For South African organic chemistry student Adushan Pillay, conducting research for his PhD is like building with Lego children's blocks.
"That's what we do at a molecular level," he said. "You can't predict what will work - you build and build, and it's trial and error to figure out what works."
Pillay's building materials are molecular compounds known as naphthoquinones found in a parasitic fungus that causes blight on potato plants. These compounds kill the host plant by producing toxins, but what's interesting to Pillay is whether they could combat human diseases.
The 26-year-old from Pietermaritzburg in South Africa's KwaZulu Natal province is probing the potential of these compounds to fight cancer. He has identified a specific molecule, known as marticin, which shows great promise as an anti-cancer drug, according to Pillay and his supervisor.
Pillay is studying under a program to support science in developing countries, the Science Initiative Group (SIG) of the U.S. Institute for Advanced Study. He is one of the PhD students from sub-Saharan Africa in SIG's Regional Initiative in Science and Education (RISE) and is studying at Johannesburg's Witwatersrand (Wits) University.
RISE has grouped scientists into networks relating to their research areas. Pillay's work falls under SABINA, the Southern African Biochemistry and Informatics for Natural Products.
"We're lucky to have 10 percent of the world's biodiversity in plants here in Africa," said Pillay. The goal of SABINA is to use this biodiversity to increase capacity in natural products research in southern Africa.
In addition to Wits, where Pillay is conducting his research, the University of Malawi, the University of Namibia, and the Tea Research Foundation of Central Africa (TRFCA) are SABINA partner institutions, along with Pretoria University and the South African Council for Scientific and Industrial Research (CSIR).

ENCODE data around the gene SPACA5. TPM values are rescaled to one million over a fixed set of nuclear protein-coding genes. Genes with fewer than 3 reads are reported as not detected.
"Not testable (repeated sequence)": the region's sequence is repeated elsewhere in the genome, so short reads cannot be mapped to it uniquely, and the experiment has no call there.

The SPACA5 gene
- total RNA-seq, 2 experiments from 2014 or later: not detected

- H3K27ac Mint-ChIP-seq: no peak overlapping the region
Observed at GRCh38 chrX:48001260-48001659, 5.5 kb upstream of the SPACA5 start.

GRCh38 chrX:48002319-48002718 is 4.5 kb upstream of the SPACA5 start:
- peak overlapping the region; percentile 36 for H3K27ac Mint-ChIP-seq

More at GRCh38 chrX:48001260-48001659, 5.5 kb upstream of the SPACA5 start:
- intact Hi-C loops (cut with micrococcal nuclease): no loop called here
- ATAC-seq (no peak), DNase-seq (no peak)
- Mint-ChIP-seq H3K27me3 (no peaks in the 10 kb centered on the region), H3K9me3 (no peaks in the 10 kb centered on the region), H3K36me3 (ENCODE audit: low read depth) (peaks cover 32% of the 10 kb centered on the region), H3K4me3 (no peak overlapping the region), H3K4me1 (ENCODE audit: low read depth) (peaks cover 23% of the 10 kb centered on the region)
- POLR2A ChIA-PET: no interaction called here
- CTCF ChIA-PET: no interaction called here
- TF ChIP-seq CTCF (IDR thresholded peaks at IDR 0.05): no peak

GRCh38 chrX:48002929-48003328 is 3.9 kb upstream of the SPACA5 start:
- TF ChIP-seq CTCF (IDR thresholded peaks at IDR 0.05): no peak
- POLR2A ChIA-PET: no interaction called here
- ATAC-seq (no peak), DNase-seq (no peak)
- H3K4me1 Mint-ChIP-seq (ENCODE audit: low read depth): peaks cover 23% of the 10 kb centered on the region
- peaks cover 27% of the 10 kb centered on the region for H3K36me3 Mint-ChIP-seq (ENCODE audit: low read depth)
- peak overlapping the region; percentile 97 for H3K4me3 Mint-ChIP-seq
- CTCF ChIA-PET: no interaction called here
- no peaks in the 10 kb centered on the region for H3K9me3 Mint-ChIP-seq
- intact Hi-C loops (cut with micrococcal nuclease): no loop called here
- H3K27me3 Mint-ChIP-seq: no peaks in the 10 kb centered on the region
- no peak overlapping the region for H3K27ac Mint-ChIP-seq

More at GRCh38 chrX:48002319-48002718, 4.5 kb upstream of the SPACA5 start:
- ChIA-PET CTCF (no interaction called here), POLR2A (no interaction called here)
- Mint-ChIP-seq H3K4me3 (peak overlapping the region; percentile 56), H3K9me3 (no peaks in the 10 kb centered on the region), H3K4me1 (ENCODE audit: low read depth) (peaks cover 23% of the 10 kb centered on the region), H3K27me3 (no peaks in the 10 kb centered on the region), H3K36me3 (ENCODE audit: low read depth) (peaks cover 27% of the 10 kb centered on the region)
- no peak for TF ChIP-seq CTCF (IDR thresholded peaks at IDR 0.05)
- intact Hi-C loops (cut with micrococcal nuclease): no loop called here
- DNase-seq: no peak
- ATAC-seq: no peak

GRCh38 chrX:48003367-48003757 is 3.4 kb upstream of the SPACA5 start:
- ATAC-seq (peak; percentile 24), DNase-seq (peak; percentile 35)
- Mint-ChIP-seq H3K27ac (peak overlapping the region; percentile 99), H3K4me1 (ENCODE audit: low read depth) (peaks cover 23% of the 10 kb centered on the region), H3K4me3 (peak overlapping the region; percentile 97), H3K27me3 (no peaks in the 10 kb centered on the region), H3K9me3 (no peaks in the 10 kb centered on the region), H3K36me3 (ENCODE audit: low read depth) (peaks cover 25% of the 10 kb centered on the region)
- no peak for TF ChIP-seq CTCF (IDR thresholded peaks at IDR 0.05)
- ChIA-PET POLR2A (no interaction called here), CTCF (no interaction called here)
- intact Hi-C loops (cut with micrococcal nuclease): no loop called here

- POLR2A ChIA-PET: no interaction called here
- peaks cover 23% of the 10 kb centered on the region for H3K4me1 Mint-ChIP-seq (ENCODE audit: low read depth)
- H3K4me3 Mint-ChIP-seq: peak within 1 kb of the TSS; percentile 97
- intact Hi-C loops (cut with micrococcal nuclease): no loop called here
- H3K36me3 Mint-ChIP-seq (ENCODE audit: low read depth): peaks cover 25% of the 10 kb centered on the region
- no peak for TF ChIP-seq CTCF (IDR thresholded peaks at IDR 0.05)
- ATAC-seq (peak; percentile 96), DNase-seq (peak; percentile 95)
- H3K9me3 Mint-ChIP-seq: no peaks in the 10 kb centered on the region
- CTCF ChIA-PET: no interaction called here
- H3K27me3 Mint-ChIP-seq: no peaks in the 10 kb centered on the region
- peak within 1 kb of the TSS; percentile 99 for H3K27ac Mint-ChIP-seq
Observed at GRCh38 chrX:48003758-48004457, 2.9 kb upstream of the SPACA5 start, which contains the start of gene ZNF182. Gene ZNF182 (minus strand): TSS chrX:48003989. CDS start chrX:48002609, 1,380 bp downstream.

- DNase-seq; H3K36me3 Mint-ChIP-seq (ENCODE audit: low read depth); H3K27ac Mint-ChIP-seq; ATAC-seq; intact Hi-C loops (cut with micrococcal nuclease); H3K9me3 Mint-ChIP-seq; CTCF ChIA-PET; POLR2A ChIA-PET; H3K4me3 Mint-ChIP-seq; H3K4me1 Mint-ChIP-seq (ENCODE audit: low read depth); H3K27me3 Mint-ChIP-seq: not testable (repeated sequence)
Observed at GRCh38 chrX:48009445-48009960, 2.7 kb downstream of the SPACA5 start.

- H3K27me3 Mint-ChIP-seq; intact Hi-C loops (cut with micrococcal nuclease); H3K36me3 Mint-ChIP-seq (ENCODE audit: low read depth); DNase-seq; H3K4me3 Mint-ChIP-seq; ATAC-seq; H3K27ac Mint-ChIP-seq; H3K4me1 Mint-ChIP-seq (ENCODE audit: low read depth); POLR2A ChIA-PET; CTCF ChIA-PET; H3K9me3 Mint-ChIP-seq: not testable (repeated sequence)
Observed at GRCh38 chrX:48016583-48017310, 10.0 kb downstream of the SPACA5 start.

Given SABINA's emphasis on natural products, it might seem that the focus would be on plants in nature rather than on synthesizing compounds in a lab. However, the fungus makes the key compound in very small amounts, so if its anti-cancer properties are proven, this medicinal plant will be worth a lot of money, which could lead to over-harvesting.
This is why Pillay is working so hard to make a molecule in the lab which is identical to the one found in nature - a challenge in that it is structurally complex. Such a "synthetically identical natural product" could be produced in large quantities.
To this end Pillay aims to develop a novel methodology, for the synthesis of a model tricyclic system, but he has been finding it hard to introduce the final ring to make it a naphthoquinone.
"It's only about 30 percent of the time that you get what you want, so you get used to being disappointed," he mused. "But if you go into something knowing that the outcome will be uncertain, then when it does work you're on a high for three days."
Pillay's supervisor, Charles de Koning, professor of Organic Chemistry at the University of the Witwatersrand, harks back to that Lego analogy. "You build and build, and then if the next block doesn't fit, you have to kick whole house down and start over."
De Koning describes his student as "a very creative organic chemist". "He's in my office just about every day with new ideas on how to synthesize the complex quinones we have set as targets for his PhD. Then by the end of the week, as if by magic, he has already obtained some interesting results."
Pillay is aware that for all his hard work his research could produce an unexpected outcome, that marticin might not be the anti-cancer drug he hopes it is.
"So I'm doing other things on the side," he said. "I know I can't put all my eggs in one basket." He aims to test the compound for anti-malarial and anti fungal properties as well.
Pillay said he receives support from fellow chemistry students, especially his Tanzanian colleague in the SABINA-RISE program, Justin Omolo. Omolo in turn says he appreciates Pillay.
"I also get depressed when my research isn't going well," said Omolo, who is investigating the anti-HIV properties of an indigenous Tanzanian plant. "Adushan and I support each other, we tell each other that things are going to work out."
Pillay said that one of the aspects of the RISE program that he values is the interaction with students from other African countries, who he sees as "the cream of the crop".